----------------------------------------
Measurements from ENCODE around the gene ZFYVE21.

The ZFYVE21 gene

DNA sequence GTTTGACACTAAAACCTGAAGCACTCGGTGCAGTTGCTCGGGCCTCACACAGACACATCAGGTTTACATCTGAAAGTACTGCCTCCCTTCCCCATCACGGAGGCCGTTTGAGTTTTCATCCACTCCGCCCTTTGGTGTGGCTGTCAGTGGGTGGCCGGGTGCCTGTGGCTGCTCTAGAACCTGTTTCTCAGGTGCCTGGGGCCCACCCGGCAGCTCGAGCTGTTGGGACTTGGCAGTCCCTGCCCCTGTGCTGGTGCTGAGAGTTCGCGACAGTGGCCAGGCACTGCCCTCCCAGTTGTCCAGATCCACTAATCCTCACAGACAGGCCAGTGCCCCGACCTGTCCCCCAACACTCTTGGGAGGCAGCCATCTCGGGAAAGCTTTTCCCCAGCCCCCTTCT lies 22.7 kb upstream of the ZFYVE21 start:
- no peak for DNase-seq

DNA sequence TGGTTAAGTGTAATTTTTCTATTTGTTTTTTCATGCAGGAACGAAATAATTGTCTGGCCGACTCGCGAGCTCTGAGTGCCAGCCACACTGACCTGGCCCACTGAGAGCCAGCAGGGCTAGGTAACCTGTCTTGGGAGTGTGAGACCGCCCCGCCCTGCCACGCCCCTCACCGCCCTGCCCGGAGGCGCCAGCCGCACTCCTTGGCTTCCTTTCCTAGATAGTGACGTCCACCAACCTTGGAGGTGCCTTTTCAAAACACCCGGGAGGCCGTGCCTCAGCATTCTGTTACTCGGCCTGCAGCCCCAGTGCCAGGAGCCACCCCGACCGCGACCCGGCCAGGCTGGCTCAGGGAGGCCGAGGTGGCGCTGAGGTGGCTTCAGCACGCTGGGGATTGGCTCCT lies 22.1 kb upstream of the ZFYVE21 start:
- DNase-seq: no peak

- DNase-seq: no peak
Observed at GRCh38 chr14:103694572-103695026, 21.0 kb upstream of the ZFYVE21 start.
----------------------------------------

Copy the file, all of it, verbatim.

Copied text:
Measurements from ENCODE around the gene ZFYVE21.

The ZFYVE21 gene

DNA sequence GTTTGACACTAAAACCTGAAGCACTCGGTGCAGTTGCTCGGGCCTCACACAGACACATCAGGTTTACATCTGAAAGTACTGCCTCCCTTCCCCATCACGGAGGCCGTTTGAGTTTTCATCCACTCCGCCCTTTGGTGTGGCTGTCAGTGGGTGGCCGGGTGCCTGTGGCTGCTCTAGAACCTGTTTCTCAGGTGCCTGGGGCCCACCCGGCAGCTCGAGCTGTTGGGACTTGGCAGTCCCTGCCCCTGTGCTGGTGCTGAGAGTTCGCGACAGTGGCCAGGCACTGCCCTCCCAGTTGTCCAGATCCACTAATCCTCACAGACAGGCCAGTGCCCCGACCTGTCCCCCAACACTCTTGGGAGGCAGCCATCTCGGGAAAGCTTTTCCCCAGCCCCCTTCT lies 22.7 kb upstream of the ZFYVE21 start:
- no peak for DNase-seq

DNA sequence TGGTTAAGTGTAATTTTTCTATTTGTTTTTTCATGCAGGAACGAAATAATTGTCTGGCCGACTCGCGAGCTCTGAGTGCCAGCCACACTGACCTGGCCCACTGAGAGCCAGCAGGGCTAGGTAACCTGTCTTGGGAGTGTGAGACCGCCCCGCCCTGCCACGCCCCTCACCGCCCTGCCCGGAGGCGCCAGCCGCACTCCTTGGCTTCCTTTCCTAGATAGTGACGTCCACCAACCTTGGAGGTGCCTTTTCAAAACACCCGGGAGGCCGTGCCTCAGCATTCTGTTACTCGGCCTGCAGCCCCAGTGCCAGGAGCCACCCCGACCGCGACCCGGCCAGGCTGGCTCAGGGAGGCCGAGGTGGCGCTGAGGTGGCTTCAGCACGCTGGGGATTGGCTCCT lies 22.1 kb upstream of the ZFYVE21 start:
- DNase-seq: no peak

- DNase-seq: no peak
Observed at GRCh38 chr14:103694572-103695026, 21.0 kb upstream of the ZFYVE21 start.